The striking workers who demanded a shorter workday were fighting for the wellbeing of their families and themselves. Over the last hundred years, unions have fought to win the right to a five-day work week, eight-hour days, and paid parental leave. What we take for granted as our modern lifestyle is largely the product of unions. They have demanded that workers be given the room to have a life worth living. They have reminded us that life is more than work.  

After the pandemic, workers, blue and white collar, have reached the same conclusion. Employees are insisting on a better work-life balance, and better-quality jobs. To make this possible will take more than raising wages or better food in the work cafeteria. For people to thrive, there needs to be good, affordable housing, flexible schedules, and shorter commute times. Employers need to see us as human beings, not just as replaceable workers whose tasks can be shipped offshore if workers become too demanding. Our economy is meant to serve the needs of the people, not the other way around.  

Paul did not order Philemon to release Onesimus. Instead, he appealed to his compassion and his faith in Christ, who sees all as equally worthy. In our time, we may see another race to unionize workers, from the baristas at Starbucks to the accountants at major financial firms. Or companies may see that workers are people, first and foremost. People who want to be able to have a good life every hour of the day, not just after work. Let us hope that the pandemic will be remembered as a time when employers and employees arrived at a new deal about how to work, where to work, and why we work. Let us use our influence as Christians to help make a new age of labour possible, a wish and a prayer we utter on this Labour Day weekend.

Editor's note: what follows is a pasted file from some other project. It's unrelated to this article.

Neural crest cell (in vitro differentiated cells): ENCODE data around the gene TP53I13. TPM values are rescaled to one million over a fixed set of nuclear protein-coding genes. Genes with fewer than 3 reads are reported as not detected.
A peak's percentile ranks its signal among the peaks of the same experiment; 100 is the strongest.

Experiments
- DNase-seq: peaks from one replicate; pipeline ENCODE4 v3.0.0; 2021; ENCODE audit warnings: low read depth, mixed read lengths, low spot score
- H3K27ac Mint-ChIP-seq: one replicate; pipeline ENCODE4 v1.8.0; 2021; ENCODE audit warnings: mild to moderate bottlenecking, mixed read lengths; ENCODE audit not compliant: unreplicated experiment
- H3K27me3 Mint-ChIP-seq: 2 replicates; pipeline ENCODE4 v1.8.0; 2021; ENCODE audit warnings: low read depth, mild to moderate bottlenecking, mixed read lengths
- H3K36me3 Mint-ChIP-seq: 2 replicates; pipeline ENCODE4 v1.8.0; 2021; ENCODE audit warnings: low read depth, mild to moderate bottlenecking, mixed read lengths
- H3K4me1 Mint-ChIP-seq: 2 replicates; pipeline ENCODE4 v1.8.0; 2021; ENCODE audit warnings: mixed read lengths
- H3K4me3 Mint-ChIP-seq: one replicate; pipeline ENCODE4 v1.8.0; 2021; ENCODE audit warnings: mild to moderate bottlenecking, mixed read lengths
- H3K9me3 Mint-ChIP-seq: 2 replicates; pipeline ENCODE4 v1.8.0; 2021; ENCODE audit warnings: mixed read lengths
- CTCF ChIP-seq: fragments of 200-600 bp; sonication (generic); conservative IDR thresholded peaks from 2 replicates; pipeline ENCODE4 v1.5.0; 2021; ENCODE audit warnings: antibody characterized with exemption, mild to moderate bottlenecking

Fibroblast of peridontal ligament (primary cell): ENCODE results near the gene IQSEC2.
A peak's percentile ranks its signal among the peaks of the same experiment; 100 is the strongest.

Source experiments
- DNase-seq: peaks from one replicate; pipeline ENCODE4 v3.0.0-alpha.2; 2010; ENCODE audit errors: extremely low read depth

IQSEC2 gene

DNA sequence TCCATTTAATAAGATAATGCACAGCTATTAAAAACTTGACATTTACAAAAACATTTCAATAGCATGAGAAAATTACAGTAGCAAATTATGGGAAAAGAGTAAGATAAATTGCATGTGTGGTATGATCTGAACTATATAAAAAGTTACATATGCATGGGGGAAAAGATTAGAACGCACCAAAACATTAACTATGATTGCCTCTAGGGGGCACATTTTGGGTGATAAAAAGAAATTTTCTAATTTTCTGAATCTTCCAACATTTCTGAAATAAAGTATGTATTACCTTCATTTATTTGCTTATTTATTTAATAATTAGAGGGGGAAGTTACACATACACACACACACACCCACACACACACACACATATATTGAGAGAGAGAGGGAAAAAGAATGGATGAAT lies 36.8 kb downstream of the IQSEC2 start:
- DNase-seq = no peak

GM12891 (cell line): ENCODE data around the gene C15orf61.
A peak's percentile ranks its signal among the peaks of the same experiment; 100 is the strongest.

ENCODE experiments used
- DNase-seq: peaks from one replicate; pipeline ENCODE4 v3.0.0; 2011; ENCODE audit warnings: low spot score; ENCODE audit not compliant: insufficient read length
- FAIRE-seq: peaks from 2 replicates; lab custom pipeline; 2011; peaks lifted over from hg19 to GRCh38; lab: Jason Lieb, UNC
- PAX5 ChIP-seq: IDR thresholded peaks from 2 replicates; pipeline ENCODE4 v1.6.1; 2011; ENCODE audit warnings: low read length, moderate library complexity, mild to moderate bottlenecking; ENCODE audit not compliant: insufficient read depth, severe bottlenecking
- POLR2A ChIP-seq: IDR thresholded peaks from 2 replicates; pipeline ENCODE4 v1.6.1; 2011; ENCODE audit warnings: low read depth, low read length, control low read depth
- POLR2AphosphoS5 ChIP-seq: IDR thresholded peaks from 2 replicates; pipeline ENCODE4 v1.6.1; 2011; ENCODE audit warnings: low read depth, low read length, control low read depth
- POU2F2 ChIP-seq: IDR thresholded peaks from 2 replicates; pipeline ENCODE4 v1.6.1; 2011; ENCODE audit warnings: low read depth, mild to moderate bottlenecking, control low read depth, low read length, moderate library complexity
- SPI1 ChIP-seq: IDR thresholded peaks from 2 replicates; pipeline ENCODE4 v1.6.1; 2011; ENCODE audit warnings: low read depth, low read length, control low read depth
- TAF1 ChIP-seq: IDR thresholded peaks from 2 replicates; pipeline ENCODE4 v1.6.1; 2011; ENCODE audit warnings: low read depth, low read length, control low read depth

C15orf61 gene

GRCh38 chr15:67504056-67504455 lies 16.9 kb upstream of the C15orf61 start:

[1] https://www.blogto.com/city/2019/06/toronto-average-commute-time-2019/ [2] 84 minutes total each day: https://www.blogto.com/city/2019/06/toronto-average-commute-time-2019/ [3] https://moovitapp.com/insights/en/Moovit_Insights_Public_Transit_Index_Canada_Toronto_ON-143 [4] Peggy Noonan, “The ‘Great Resignation’ Started Long Ago,” The Wall Street Journal, July 21, 2022 [5]24%:  Noella Ovid, “Posthaste: Almost a quarter of Canadians changed jobs amid the 'Great Resignation’” Financial Post, Jul 29, 2022 [6] DAVID PARKINSON, "The Great Resignation has arrived in Canada,” The Globe and Mail, August 11, 2022. [7] http://www.rankandfile.ca/the-nine-hour-movement-how-civil-disobedience-made-unions-legal/ [8] http://www.rankandfile.ca/the-nine-hour-movement-how-civil-disobedience-made-unions-legal/ [9] http://www.rankandfile.ca/the-nine-hour-movement-how-civil-disobedience-made-unions-legal/ [10] https://canadianlabour.ca/who-we-are/history/1872-the-fight-for-a-shorter-work-week/ [11] Craig Heron, The Worker’s Festival: a History of Labour Day in Canada [12] https://www.thecanadianencyclopedia.ca/en/article/origins-of-labour-day-feature